I am not as disappointed with today’s rain as this miserable looking bald eagle. It has perched itself on a rise of gravel just feet from the edge of Lynn Canal. its hunched posture and rain soaked feathers make it look miserable. Worse, the eagle is going through the transition into adulthood so splotches of white feathers pock its chestnut chest like acne on a teenager’s face. Behind it, Canada geese, mallards, and gulls, unfazed by the weather, patrol the water offshore for food.
Only the lower flanks of the Chilkat Mountains show beneath the marine layer. Perhaps the eagle misses his mountain view. The water birds look as comfortable as tourists on a hot Rivera beach. They don’t need fancy raincoats or even hats. The eagle’s mood might be enhanced by a little something from Patagonia.
We have just walked down Eagle River and across exposed tidal flats to the canal, passing a drake Bufflehead duck and two hens. The drake did a barrel roll while the ladies watched. The little dog and I have seen ducks plop forward in a dive or plunge their heads straight into the water until their feet and tail feathers are sticking straight into the air. We have never seen one roll over and over while in the water. Is this an innovation spawned by love?
I wish that those Canada geese would shut up. Aki doesn’t react to my rude comment as she moves down the Boy Scout Beach Trail. The geese, a clutch of at least twenty, occupy a frosty hillside on the other side Eagle River. Most search for food. Several stand guard on the hilltop. They all contribute to the general den, sounding like barking dogs.
The sun just managed to clear the mountain ridge to the south. Perhaps the geese are cheering it on. Maybe they are gossiping or giving unnecessary warnings about Aki’s presence.
Wrens add to the din, as do two red-breasted sapsuckers hammering an alder with their beaks. The little dog and I leave the woodpeckers behind and use a shaded trail to reach a tidal meadow. No matter how far we walk, we can never escape the dog yard sound of the geese.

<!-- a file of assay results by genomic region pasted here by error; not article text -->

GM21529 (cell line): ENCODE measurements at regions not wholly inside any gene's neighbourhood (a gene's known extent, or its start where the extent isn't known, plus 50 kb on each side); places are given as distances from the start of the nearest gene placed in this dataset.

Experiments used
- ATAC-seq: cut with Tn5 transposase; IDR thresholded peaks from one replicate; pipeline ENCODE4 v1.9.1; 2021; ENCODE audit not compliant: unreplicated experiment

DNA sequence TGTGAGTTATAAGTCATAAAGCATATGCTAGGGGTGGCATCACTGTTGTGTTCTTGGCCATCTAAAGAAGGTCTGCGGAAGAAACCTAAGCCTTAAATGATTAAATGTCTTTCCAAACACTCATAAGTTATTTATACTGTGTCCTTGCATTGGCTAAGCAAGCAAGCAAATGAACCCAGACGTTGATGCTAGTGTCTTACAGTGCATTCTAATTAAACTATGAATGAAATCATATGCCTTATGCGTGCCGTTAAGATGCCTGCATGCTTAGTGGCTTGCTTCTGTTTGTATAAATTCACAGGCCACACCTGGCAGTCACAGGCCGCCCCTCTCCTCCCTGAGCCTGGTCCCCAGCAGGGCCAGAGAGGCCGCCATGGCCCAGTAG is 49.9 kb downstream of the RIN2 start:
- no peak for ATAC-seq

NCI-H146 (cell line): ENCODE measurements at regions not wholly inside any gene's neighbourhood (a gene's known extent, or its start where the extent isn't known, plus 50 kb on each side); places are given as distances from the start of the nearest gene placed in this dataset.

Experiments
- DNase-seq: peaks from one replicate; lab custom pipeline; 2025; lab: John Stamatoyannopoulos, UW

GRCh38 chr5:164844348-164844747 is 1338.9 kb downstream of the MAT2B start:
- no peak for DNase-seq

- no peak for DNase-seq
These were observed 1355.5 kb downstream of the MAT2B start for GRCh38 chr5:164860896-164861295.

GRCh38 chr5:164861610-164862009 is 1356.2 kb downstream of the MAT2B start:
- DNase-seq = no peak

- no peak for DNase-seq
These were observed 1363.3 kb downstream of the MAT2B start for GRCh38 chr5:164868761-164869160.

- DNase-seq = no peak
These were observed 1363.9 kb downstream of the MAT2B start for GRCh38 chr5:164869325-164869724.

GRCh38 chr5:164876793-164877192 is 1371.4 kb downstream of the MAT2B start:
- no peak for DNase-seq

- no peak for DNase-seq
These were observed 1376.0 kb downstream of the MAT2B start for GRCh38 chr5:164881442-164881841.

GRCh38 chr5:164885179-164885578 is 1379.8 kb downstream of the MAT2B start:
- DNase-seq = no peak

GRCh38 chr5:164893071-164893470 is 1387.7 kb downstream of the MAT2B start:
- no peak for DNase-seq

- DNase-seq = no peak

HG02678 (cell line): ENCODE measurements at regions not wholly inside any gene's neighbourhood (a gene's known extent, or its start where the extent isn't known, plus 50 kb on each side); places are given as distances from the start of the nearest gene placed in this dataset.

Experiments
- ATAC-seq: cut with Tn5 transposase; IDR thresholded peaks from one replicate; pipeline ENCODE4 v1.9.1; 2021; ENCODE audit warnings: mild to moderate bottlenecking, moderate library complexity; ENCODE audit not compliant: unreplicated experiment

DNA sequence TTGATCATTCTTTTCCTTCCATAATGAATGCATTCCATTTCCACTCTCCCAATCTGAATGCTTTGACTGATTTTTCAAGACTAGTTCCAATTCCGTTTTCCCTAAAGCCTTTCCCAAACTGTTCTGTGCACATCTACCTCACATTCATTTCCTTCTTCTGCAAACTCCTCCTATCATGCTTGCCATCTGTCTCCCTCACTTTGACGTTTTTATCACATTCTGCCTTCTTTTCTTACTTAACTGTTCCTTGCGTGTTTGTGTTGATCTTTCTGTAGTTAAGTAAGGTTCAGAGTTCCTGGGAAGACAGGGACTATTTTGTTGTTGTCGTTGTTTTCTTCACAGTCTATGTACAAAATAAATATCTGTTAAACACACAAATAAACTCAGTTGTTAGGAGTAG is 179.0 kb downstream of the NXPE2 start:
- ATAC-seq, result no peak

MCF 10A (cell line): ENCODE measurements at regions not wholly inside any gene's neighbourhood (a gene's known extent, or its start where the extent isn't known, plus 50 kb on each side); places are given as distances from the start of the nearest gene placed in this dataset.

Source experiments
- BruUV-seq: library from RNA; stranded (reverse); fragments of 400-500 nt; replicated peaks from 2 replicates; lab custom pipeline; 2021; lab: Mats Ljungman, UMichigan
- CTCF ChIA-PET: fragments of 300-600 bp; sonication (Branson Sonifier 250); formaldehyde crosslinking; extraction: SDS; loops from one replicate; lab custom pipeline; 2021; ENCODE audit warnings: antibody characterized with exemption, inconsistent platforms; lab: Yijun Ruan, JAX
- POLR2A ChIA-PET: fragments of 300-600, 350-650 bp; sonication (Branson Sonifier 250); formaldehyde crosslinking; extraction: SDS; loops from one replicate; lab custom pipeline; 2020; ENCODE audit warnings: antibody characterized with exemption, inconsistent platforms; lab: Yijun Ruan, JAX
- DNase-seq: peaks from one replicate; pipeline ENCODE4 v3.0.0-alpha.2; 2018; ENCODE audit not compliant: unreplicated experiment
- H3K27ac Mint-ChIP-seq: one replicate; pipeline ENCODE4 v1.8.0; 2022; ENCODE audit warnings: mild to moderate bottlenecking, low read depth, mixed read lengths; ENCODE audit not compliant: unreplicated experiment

More Canada geese float on river eddies or rest on exposed gravel bars. They start barking the minute we reach the meadow. The resident flock of Canada geese have spread themselves out on both sides of the river.
We won’t be free of geese chatter until we walk down Boy Scout Beach, swing back across the meadow, and return to the shaded trail. All the river birds will go silent when we leave the meadow. We will walk in silence, broken only by the roar of the river running over emerging rocks, until we are almost to the car. Men, not birds, will shatter the solitude, sharing their hunting stories.
As we wait for a human friend to pull on his winter boots, Aki and I watch several hundred Canada geese floating on Auk Lake. Most sleep with their heads tucked into their back feathers. The guard birds cackle. It’s hunting season. The geese spend the daylight hours when hunting is allowed resting on this lake where hunting is prohibited. Shortly after sunset they will fly out to the wetlands to feed. The birds have adapted.
We leave the birds’ sanctuary and head out to a riverine forest gone to sleep until the spring. No bird or animal breaks the silence. We see only a single raven and it flies off when it hears us talking. We continue on in the direction of the raven’s flight and find twin hemlock trees loaded down with Christmas ornaments. A strong offshore wind whips about the little trees. The nearby ground is littered with fallen ornaments. Normally I dislike human attempts to embellish nature’s beauty. But today, when low clouds hide the mountains and nothing but ravens fly, I appreciate some little globes of color.
As if to pin a lie on weatherman, nature brought us clear, cool skies this morning rather than the promised rain. At first light Aki and I head out to the Mendenhall Wetlands. I’m hoping that it still retains the two inches of snow that fell on it yesterday. But this is early days for winter. The temperature is already above freezing when reach the wetlands. We take the trail along the river even though it is already slick with thawing mud. Aki finds cleaner footing on the grassy fringe.